I saw in Louisiana a live-oak growing,

All alone stood it and the moss hung down from the branches,

Without any companion it grew there uttering joyous leaves of dark green,

And its look, rude, unbending, lusty, made me think of myself…

— Walt Whitman, Leaves of Grass, 1892

This week, I’ve been visiting my daughter and celebrating my birthday in New Orleans, a city I fell in love with during the 10 years Jerry and I made our home here.

We moved away just two months before Hurricane Katrina hit in 2005, and this is the first time we’ve had a chance to come back.

Yesterday, we hiked a portion of the Barataria Preserve Trails, which is part of the Jean Lafitte National Historical Park. Named after the famous French privateer and smuggler who operated in the area in the early 1800s, the park’s preserve is about 30 miles southwest of New Orleans and consists of 23,000 acres of bayous, swamps and wetlands.

One of the most striking features of the preserve is the southern live oak trees (Quercus virginiana), which unlike the solitary oak of Walt Whitman’s poem, have innumerable companions all along the trails. In contrast to Southern Oregon’s native white oaks (Quercus garryana), live oaks are evergreen and have the broadest spreading canopy of any oak tree species. When mature, they can draw up to 50 gallons of water per day through their massive roots.

City Park in New Orleans is home to the oldest grove of live oaks in the world, some of which are 750 to 900 years old. Here stands the Dueling Oak, a 300-year-old live oak that is 70 feet tall with a girth of 20 feet. In the 19th century, the Dueling Oaks (one was felled by a hurricane in 1949) was the favorite place for Creole gentlemen to resolve their “affairs d’honneur” with pistols and swords, a practice that was not outlawed until 1890.

Many live oaks throughout the city and in the Barataria Preserve are luxuriously draped with Spanish moss (Tillandsia usneoides), which surprisingly is kin to pineapples and other bromeliads. Unlike the mistletoe commonly found among the branches of the Rogue Valley’s oak trees, Spanish moss does not invade the living tissue of its host, using the tree limbs only for support. With no root system, the moss absorbs moisture and nutrients from the air through its gray scales, a distinctive feature that camouflages the fact that Spanish moss is really a green plant.

In bloom all along the Barataria trails right now is the giant blue iris (Iris giganticaerulea), a rhizomatous perennial that is the largest species of Louisiana native irises. Its bright purple flowers with yellow markings and a musky scent span 5-6 inches and sit atop the plant’s 2- 4-foot-tall stems.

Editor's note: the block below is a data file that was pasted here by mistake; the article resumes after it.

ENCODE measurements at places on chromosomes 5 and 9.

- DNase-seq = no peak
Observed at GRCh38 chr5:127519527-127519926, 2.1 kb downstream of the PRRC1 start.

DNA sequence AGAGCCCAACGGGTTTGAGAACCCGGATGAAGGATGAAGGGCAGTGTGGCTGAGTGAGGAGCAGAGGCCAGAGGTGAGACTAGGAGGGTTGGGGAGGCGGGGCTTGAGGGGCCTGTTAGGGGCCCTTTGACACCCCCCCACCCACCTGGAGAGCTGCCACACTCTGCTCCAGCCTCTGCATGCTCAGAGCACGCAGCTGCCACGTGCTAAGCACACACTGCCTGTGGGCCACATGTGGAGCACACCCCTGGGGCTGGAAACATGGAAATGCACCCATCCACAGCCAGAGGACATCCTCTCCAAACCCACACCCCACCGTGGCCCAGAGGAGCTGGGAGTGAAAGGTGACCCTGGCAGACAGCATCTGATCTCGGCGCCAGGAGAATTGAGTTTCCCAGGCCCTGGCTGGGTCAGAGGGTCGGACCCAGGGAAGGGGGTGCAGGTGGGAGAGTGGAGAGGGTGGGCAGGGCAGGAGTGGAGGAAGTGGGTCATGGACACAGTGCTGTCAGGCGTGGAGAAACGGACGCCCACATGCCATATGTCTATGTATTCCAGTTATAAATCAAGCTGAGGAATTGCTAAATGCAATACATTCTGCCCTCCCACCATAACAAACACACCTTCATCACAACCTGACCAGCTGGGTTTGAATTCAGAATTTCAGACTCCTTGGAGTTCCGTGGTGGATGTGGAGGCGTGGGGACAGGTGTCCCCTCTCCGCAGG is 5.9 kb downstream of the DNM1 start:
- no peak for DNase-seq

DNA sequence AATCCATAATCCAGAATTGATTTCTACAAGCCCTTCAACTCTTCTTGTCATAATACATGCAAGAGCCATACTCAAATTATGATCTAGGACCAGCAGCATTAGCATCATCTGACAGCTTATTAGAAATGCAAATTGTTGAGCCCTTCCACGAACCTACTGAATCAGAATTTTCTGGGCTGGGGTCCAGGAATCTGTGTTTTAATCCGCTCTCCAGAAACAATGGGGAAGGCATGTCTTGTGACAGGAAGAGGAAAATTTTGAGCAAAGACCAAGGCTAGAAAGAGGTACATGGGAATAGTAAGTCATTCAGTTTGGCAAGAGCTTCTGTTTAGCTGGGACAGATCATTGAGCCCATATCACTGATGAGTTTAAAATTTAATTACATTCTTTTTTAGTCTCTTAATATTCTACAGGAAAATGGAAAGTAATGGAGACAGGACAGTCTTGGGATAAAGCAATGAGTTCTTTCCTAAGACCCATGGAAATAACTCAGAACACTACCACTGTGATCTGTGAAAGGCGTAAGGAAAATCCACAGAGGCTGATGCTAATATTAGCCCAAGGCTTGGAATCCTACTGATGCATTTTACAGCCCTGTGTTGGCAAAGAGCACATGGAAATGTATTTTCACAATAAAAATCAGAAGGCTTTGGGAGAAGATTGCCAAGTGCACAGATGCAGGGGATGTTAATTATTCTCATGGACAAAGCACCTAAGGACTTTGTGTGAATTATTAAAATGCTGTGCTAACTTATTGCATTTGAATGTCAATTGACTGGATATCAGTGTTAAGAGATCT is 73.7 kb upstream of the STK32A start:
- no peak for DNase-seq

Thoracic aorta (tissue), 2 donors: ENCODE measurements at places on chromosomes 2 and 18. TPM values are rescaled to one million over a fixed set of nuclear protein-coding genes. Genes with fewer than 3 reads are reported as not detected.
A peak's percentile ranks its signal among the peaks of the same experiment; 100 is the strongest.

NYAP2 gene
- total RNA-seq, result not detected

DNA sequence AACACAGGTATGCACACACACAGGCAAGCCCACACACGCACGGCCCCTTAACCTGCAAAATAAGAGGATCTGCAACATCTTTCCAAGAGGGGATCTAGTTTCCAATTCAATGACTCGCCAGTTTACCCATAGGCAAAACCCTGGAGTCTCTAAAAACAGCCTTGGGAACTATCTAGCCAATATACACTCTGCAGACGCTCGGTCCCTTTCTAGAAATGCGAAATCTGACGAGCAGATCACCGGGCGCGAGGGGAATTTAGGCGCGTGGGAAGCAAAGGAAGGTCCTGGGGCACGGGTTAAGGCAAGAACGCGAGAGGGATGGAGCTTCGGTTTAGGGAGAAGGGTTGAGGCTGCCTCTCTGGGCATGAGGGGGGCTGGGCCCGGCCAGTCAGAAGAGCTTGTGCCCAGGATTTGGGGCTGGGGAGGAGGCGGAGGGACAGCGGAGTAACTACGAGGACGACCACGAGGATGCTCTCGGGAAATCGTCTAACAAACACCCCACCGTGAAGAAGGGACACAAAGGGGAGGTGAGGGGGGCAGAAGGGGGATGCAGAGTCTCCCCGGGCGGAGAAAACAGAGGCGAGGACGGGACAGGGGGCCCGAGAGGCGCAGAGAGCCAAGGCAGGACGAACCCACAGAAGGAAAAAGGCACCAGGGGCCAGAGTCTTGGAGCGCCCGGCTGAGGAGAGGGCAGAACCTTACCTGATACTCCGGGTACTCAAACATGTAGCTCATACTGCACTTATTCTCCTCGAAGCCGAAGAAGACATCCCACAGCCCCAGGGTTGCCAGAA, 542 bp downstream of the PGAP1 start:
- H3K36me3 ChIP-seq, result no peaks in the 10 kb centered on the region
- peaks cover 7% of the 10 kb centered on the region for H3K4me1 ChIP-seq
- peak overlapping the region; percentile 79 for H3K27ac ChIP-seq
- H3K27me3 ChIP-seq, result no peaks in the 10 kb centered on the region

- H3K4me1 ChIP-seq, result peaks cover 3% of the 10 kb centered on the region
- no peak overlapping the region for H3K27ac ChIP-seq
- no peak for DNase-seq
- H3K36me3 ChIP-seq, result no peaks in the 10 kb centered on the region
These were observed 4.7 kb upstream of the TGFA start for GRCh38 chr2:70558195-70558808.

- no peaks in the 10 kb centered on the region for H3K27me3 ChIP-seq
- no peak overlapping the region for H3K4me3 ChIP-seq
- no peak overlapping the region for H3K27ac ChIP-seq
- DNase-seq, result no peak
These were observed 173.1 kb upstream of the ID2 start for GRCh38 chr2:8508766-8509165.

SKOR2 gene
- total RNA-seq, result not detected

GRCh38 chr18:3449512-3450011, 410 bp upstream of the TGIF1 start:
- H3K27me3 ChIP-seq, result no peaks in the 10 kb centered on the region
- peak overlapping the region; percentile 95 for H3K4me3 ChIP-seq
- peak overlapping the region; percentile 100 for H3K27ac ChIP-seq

For many years, Louisiana citizens debated whether the state flower should be the Southern magnolia or the giant blue iris. The argument was finally settled in 1990 with a compromise: the state flower would be the magnolia and the state wildflower would be the giant blue iris.

In contrast to the beloved blue iris in Louisiana, the yellow flag (Iris pseudacorus), a European native commonly found in Oregon wetlands, is an invasive species.

However, the Barataria Preserve has its own share of invasive plants. Two such species are salvinia molesta and salvinia minima, aquatic floating ferns that form expansive mats on the surface of still and slow-moving bodies of freshwater. These natives of Latin America and the West Indies outcompete native plants and threaten fish and wildlife that feed on fish by blocking sunlight from penetrating the water’s surface.

One of the most iconic features of Louisiana swamplands is the semi-submerged bald cypress trees (Taxodium distichum), a relative of Oregon’s coast redwoods and giant sequoias. Unlike these evergreen cypresses, bald cypress trees are deciduous (thus their name). They are some of the most ancient trees, dating back 150 million years. These wading giants can grow up to 120 feet tall with slender girths of 3 to 6 feet.

Contributing to the primordial and eerily beautiful quality of the swamps are the bald cypress knees, short, conical protuberances that rise out of the water around the main trunks of the cypress trees. Some say cypress knees are meant to stabilize the root system of the trees; others claim they provide oxygen so the tree roots don’t drown. However, scientists don’t really know the purpose of the cypress knees, which adds to the mystery and thrill of visiting the Louisiana swamplands.

Rhonda Nowak is a Rogue Valley gardener, teacher and writer. Email her at Rnowak39@gmail.com. For pictures and more about the flora and fauna of the Barataria Preserve, visit her blog at http://blogs.esouthernoregon.com/theliterarygardener/.